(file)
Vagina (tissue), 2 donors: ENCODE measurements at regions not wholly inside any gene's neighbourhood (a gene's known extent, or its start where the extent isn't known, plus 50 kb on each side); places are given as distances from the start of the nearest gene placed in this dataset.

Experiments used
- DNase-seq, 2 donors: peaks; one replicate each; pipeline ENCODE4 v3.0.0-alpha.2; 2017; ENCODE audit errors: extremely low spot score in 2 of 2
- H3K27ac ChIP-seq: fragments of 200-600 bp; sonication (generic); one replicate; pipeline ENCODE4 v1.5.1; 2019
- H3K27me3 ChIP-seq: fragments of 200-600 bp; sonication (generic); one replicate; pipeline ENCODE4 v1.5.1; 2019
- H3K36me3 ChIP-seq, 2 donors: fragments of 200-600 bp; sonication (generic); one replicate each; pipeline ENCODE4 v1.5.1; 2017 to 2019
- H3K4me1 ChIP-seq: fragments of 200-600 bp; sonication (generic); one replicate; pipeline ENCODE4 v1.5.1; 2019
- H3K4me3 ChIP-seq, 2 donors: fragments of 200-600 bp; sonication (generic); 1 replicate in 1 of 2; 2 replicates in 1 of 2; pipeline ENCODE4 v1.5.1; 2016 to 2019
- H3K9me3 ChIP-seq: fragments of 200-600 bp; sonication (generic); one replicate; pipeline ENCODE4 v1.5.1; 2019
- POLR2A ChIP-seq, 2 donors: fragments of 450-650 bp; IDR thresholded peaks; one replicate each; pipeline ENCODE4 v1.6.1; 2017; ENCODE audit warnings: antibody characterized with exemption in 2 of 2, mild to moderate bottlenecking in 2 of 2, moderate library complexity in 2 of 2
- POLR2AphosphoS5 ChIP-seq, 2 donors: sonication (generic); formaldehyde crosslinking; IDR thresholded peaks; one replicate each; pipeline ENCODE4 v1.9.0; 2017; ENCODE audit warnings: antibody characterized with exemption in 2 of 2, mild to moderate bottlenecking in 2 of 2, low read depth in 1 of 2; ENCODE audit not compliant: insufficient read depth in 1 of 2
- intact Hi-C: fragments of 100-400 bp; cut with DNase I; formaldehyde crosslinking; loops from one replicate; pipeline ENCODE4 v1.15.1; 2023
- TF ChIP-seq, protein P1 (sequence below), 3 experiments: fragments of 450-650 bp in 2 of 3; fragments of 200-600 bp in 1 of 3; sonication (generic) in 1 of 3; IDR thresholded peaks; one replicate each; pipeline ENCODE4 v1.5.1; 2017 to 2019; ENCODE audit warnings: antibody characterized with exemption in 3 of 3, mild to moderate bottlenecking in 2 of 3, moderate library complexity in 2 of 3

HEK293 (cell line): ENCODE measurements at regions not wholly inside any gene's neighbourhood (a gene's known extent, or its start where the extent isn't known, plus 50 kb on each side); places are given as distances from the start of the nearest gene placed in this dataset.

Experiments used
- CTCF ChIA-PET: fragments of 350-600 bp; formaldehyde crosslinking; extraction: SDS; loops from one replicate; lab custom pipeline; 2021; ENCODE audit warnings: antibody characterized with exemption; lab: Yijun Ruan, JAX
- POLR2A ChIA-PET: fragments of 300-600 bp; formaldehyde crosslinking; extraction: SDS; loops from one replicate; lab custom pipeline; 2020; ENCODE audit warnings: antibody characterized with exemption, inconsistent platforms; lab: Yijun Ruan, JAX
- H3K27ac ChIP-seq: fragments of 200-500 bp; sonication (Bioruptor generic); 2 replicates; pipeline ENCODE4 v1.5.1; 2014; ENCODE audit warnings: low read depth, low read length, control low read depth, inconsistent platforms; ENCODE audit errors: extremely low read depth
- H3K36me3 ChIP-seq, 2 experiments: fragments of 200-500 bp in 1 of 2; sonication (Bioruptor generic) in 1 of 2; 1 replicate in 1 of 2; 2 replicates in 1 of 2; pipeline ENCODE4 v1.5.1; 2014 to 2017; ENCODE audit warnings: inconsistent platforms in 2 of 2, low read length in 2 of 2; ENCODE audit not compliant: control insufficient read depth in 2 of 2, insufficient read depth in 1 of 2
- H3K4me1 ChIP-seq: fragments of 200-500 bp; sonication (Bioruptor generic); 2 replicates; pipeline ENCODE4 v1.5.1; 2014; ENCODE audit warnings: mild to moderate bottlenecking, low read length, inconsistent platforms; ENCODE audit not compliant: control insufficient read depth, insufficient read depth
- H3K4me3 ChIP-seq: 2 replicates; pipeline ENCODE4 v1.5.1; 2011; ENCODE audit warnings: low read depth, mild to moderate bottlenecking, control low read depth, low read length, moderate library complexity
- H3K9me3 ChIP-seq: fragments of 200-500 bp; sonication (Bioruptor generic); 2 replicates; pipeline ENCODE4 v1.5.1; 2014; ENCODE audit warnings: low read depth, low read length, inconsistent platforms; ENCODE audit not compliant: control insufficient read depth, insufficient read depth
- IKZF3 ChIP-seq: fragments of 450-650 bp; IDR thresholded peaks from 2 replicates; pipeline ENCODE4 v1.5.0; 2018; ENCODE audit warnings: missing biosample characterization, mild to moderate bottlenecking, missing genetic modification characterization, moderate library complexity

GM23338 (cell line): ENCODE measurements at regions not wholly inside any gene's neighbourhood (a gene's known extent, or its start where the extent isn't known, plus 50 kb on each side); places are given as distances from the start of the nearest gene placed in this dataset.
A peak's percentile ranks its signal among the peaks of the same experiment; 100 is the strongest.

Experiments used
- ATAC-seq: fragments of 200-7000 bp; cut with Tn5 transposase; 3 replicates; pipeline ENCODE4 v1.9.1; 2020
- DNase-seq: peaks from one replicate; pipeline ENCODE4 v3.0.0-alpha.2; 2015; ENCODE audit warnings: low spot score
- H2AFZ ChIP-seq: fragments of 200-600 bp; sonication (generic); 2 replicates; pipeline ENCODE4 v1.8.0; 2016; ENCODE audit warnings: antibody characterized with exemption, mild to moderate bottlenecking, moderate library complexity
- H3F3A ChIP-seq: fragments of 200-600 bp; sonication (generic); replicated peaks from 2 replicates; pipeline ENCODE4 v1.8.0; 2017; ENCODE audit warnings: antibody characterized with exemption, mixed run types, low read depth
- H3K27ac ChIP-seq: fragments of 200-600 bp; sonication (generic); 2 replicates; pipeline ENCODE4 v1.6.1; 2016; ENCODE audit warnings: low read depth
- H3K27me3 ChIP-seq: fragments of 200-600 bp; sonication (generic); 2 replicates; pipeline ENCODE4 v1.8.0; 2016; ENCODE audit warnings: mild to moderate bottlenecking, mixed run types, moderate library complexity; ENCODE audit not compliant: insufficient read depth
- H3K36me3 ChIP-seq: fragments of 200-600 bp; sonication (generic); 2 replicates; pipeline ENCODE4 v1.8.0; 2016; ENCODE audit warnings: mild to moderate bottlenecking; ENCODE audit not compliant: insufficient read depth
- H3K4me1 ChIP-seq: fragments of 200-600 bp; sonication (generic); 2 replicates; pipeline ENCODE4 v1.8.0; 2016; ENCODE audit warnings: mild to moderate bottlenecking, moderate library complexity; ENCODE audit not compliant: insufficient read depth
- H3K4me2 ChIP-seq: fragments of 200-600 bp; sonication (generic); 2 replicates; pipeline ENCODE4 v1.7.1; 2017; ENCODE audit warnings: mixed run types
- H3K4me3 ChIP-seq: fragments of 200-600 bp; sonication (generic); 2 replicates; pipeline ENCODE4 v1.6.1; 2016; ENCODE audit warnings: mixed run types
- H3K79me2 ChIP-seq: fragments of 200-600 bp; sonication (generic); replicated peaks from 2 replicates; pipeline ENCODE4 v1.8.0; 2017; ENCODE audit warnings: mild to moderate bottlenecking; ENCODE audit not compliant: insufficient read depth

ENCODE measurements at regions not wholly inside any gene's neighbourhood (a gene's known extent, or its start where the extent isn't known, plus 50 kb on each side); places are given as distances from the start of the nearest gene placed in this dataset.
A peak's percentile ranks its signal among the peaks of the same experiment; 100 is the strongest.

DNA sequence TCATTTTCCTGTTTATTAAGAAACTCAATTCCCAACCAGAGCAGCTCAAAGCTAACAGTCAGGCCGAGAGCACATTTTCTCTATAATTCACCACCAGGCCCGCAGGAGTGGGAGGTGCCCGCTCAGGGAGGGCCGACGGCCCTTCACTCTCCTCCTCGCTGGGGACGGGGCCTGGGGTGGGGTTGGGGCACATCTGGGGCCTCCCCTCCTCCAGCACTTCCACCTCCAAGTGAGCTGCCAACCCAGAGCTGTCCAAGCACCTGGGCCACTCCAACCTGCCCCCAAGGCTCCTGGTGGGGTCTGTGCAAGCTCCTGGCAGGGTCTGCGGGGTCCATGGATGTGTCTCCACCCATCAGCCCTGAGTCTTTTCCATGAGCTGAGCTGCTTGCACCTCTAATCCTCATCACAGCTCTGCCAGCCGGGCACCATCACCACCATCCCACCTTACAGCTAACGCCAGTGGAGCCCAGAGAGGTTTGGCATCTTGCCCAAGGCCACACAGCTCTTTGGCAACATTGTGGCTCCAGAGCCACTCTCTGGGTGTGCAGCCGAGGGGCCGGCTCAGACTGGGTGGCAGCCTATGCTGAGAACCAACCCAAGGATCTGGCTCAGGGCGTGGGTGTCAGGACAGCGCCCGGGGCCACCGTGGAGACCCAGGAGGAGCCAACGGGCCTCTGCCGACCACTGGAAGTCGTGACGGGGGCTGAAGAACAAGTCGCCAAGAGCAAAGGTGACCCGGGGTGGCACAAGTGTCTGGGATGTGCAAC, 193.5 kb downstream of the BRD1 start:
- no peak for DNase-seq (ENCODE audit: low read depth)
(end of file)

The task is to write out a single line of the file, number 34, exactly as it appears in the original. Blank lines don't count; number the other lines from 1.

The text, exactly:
- H3K4me1 ChIP-seq: fragments of 200-600 bp; sonication (generic); 2 replicates; pipeline ENCODE4 v1.8.0; 2016; ENCODE audit warnings: mild to moderate bottlenecking, moderate library complexity; ENCODE audit not compliant: insufficient read depth